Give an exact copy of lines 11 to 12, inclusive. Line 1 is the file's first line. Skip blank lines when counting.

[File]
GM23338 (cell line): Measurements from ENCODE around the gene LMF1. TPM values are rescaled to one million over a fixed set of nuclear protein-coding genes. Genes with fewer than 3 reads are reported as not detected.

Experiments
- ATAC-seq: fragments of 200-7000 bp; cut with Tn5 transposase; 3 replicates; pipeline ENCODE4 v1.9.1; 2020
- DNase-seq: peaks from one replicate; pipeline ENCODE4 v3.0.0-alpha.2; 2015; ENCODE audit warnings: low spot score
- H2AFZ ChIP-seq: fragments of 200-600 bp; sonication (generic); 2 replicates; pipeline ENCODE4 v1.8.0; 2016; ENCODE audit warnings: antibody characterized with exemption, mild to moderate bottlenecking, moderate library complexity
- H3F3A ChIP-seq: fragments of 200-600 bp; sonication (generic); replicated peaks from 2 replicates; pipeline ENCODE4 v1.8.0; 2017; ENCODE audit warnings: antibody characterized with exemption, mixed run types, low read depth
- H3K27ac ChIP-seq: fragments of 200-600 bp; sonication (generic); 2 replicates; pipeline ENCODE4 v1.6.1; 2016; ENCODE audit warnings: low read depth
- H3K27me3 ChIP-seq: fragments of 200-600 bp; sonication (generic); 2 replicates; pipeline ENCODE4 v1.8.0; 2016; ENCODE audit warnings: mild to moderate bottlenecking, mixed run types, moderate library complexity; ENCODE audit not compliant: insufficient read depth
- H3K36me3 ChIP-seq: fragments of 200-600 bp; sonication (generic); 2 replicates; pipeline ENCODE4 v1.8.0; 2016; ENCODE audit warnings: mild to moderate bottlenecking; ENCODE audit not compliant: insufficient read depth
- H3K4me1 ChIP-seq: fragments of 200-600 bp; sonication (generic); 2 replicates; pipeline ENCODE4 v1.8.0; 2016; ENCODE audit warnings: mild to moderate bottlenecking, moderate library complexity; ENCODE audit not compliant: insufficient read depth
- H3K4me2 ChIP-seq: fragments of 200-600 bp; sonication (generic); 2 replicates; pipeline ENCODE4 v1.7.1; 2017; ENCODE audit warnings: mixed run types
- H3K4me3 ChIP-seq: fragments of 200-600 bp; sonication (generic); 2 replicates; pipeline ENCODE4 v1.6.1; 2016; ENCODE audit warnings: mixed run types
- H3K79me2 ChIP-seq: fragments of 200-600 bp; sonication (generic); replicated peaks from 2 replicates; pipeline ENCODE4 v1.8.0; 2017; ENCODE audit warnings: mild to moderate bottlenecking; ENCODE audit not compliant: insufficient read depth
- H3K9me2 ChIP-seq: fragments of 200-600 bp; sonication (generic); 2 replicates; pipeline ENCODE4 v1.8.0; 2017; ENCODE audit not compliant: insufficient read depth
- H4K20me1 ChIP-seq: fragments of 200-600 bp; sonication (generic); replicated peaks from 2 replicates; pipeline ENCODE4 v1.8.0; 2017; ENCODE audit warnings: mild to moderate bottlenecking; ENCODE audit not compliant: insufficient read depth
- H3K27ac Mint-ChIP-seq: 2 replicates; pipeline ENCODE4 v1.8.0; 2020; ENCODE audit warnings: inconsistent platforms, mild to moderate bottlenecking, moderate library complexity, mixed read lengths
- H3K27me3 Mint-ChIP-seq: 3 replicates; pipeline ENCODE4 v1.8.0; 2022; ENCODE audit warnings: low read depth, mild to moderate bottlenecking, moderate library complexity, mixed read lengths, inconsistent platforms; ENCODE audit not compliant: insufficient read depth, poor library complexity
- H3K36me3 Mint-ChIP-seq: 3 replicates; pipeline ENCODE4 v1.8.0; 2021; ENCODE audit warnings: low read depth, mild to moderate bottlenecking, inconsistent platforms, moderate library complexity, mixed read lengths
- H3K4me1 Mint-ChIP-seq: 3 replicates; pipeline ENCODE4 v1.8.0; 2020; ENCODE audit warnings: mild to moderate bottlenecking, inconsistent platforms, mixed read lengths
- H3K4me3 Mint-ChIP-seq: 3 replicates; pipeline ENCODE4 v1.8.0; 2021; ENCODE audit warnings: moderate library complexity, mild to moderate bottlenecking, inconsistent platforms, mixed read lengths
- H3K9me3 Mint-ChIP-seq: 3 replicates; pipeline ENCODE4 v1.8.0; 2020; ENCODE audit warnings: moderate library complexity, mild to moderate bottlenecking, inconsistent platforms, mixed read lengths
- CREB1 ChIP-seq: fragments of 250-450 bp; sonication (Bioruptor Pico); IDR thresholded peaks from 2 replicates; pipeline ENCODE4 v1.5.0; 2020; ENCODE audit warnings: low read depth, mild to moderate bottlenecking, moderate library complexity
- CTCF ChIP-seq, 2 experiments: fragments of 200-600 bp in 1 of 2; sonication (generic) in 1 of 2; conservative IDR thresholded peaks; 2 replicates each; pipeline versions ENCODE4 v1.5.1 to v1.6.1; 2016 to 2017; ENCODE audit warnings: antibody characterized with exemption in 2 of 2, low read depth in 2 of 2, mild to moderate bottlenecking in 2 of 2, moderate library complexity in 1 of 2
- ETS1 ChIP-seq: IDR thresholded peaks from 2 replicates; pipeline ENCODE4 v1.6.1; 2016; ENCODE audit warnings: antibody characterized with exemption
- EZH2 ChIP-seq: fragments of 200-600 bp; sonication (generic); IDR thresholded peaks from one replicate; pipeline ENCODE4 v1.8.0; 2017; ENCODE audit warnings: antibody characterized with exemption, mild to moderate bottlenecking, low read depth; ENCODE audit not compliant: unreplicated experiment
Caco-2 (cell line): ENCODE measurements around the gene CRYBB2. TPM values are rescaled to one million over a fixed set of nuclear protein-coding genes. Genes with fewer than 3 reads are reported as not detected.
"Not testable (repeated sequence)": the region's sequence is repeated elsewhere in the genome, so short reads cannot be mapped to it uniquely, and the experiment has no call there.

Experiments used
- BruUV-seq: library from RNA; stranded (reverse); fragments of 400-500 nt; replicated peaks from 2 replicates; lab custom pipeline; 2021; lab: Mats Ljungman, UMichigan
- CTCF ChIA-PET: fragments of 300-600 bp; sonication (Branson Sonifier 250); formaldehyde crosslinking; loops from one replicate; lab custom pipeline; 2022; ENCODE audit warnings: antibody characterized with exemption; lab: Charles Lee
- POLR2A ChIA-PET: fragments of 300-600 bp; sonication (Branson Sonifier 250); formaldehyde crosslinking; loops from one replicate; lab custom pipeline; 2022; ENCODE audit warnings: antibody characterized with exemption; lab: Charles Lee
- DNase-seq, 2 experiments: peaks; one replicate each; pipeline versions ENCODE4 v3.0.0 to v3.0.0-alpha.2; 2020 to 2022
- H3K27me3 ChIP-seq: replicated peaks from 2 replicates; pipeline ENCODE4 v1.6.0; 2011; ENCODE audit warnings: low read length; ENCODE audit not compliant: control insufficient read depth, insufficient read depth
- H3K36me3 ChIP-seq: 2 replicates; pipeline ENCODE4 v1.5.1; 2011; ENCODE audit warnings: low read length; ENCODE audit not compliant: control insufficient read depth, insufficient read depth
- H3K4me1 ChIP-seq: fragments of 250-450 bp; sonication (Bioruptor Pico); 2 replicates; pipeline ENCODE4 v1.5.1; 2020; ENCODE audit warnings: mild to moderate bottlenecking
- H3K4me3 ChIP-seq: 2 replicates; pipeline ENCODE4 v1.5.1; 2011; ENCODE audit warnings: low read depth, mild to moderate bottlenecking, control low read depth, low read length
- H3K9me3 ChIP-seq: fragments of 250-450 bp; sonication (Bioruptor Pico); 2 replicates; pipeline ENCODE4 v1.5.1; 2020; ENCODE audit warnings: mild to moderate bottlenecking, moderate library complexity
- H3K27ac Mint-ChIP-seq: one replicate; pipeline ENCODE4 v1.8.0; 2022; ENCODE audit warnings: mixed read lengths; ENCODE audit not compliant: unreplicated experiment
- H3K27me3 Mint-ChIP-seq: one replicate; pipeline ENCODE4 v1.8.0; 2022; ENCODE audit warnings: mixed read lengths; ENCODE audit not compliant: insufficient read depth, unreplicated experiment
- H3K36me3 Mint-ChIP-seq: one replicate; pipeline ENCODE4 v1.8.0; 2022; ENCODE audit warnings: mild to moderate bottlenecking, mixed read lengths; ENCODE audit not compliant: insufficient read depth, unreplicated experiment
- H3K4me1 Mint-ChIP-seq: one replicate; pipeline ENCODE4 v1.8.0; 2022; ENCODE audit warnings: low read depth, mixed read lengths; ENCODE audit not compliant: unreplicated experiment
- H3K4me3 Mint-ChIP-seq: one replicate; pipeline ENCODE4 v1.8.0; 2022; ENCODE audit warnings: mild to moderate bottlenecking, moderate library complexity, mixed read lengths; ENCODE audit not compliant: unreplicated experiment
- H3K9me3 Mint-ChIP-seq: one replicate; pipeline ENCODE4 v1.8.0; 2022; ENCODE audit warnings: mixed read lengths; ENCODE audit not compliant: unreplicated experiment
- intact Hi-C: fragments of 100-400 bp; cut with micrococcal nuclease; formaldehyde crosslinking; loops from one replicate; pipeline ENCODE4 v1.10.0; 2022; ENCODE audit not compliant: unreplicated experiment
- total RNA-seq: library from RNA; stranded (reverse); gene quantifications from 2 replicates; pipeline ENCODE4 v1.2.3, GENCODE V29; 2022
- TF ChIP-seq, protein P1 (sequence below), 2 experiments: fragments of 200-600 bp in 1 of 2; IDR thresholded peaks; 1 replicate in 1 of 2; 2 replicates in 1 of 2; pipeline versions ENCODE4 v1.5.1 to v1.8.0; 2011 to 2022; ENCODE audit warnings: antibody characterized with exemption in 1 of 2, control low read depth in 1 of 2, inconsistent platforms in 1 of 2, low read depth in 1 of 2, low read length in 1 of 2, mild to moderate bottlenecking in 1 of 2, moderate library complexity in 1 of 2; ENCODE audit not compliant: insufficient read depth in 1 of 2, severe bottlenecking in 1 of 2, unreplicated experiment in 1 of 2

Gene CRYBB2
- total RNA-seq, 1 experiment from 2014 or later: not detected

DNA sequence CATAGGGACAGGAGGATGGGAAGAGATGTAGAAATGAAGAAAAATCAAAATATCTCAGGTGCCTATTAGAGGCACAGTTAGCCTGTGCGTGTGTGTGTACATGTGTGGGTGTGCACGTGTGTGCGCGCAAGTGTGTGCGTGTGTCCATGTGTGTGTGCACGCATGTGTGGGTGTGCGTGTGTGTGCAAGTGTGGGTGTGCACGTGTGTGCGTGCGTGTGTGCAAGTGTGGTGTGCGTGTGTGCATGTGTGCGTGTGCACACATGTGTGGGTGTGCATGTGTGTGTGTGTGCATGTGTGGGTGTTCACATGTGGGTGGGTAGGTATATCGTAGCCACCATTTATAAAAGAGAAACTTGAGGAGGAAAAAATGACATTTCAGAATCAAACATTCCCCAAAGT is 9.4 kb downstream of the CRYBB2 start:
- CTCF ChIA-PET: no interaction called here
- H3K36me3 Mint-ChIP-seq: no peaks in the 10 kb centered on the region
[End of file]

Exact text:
- H3K4me2 ChIP-seq: fragments of 200-600 bp; sonication (generic); 2 replicates; pipeline ENCODE4 v1.7.1; 2017; ENCODE audit warnings: mixed run types
- H3K4me3 ChIP-seq: fragments of 200-600 bp; sonication (generic); 2 replicates; pipeline ENCODE4 v1.6.1; 2016; ENCODE audit warnings: mixed run types